Saturday, March 29, 2008

Autistic man at college graduation details hopes

Autistic man at college graduation details hopes

By Allison Lopez, Jeannette Andrade

MANILA, Philippines--David Michael Lopez, 22, graduated on April 12 from the Lyceum Institute of Technology in Calamba City in Laguna, earning a degree in communications.

“I wanted to communicate,” Lopez said, explaining why he took the course.

He is one proof that being diagnosed as a person with autism spectrum disorder (ASD) is not the end of the world.

Only a trained eye can detect traces of autism in David. He looks like any other young man his age, but his life is a shining example of the triumph of perseverance and years of struggle against ASD.

ASD, as defined by the Autism Society of the Philippines (ASP), is a developmental disability that severely hinders the way information is gathered and processed by the brain, causing problems in communication, learning and social behaviors.

At age 3, David was diagnosed with ASD. But through years of education and parental care, he was able to overcome his problem. David told the Philippine Daily Inquirer that the early intervention of his parents was a key.

“There is no cure, but through education and training, autism can be treated,” he said at the close of the two-day national conference at the Philippine Columbian Association in Paco, Manila, on “A Life Journey with Autism: Hope After Diagnosis.”

For the ASP, which organized the conference, autism is not a tragedy. Ignorance is. The organization maintains that parents of children with autism should not despair, claiming that 1 in 150 children is diagnosed with ASD.

“There is no one specific cause of autism known yet. But while there is still no cure for autism, it is treatable. Many children with autism, especially with early intervention, make considerable improvements. Parents have to empower themselves to give these children a better life,” the group stressed.

Their vision: “ASP sees an environment that helps persons with ASD to become, to the best of their potentials, self-reliant, independent, productive and socially accepted members of society.”

Based on information from the ASP, autism “typically appears during the child’s first three years, is four times more common in males than in females, and has been found throughout the world in families of all ethnic and social backgrounds.”

“People with ASD live normal life spans and some of the behaviors associated with it may change and disappear over time,” said ASP.

The symptoms of ASD, usually apparent in toddlers, include:

* No pointing by one-year.

* No babbling by one year or no single words by 16 months or no two-word phrases by 24 months.

* Any loss of language skills at anytime.

* No pretend playing.

* Little interest in making friends.

* Extremely short attention span.

* No response when called by name or indifference to others.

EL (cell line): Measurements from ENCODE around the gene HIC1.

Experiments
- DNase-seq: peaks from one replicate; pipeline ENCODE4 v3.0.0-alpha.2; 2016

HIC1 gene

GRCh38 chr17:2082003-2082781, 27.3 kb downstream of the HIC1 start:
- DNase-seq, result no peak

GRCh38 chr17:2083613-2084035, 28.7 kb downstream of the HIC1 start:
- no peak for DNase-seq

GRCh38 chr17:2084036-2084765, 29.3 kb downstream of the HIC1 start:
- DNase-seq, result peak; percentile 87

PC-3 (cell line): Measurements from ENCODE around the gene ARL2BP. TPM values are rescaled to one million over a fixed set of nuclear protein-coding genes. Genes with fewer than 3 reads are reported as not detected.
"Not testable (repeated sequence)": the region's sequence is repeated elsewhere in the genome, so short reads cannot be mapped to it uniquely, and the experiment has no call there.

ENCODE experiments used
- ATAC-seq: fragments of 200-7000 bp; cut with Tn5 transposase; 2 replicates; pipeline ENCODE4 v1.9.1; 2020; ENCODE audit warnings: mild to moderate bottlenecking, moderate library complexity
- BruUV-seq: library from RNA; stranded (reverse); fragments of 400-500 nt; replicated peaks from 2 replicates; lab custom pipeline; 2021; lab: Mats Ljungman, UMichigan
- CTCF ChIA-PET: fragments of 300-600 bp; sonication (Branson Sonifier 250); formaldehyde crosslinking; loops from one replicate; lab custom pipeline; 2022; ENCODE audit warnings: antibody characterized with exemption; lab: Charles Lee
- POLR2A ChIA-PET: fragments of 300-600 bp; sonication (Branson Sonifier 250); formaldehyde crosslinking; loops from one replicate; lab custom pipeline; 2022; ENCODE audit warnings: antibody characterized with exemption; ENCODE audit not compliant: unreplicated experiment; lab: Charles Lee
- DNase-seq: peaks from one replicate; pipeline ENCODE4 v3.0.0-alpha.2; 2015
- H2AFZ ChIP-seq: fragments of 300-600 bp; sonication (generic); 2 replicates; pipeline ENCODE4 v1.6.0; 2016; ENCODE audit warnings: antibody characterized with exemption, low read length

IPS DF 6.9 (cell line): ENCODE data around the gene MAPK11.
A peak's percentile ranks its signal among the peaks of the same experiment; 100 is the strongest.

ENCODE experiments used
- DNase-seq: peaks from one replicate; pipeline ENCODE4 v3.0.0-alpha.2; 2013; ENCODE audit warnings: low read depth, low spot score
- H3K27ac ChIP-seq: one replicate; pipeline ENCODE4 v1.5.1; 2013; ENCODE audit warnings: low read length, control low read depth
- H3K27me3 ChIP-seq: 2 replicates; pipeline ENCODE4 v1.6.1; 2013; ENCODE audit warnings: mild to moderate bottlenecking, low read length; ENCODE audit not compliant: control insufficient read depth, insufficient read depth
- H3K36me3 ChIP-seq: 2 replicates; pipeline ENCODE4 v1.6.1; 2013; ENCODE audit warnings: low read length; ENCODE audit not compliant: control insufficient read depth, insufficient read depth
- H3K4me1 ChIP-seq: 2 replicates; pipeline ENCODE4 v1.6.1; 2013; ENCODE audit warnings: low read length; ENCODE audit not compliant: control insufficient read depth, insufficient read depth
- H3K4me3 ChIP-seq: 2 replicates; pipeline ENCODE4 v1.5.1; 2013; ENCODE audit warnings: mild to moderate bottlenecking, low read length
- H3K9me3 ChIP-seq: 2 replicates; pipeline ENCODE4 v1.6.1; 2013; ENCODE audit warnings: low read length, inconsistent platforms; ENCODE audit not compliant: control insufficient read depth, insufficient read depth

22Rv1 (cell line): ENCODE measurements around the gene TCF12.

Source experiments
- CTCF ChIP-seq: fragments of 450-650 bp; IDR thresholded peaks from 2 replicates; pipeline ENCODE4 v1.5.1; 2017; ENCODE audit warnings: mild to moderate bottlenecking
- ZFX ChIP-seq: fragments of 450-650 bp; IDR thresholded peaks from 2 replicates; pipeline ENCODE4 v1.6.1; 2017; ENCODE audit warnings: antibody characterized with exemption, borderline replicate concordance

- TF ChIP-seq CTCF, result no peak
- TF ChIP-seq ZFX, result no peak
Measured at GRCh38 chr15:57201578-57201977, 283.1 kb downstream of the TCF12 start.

* Little or no eye contact.

* Repetitive body movements such as hand clapping or rocking; intense tantrums.

* Fixation on a single object.

* Unusually strong resistance to changes in routines.

Dr. Alexis Reyes of the University of the Philippines College of Medicine, Department of Pediatrics, stressed in her discussion, “Early intervention works. We cannot wait until the symptoms are very obvious.”

She said that treatment within the developmental framework would be most effective to arrest the incidence of ASD, which has been reported to be steadily increasing here and abroad.

In his speech with matching PowerPoint presentation, Lopez recounted his struggles as a child that began when his parents did “lots of massage” on his neck thinking it would help him speak.

“They also put a spoon in my mouth, and had a faith healer work on me. After a week or two, I was talking like a parrot,” he said as the crowd laughed.

A special education program at Cahbriba, an alternative school foundation in Los BaƱos, Laguna, transformed Lopez.

“I learned new skills that changed my attitude,” said Lopez. It was there that he learned to eat properly, to wait for his turn, and to develop teamwork by joining sports activities.

He described high school in Cahbriba as “challenging, full of hard work and fun.” He recalled acquaintance parties with girls and “romantic evenings” at junior-senior proms.

A trip to Thailand, his first foreign visit courtesy of the United Nations Educational, Scientific and Cultural Organization (UNESCO) was a dream come true.

“I think I gained more self-confidence after this trip,” he said, as he related eating grasshoppers and haggling to buy a black Buddha image down from 600 baht to 300 baht.

Lopez said he was disappointed he failed the entrance exams of University of the Philippines and University of Santo Tomas. “But I did not lose hope in life,” he said.

He was accepted at Lyceum where he chose AB Communication because he “wanted to communicate with other people.”

A vigorous writer, Lopez also started blogging through accounts at Multiply and Blogger.

“Hopefully, I will land a job soon to help my parents, search for the right girl, get married and raise my family,” he said as the audience clapped loudly.

“The future is there waiting for me. I know it will be hard but I have walked those steps. The next step is really not that hard anymore … I will be an eye-opener to everyone to persevere, not to lose hope in case their child is afflicted with autism. I know that not everybody can be like me, but I know in their own time they can duplicate what I have achieved,” said Lopez.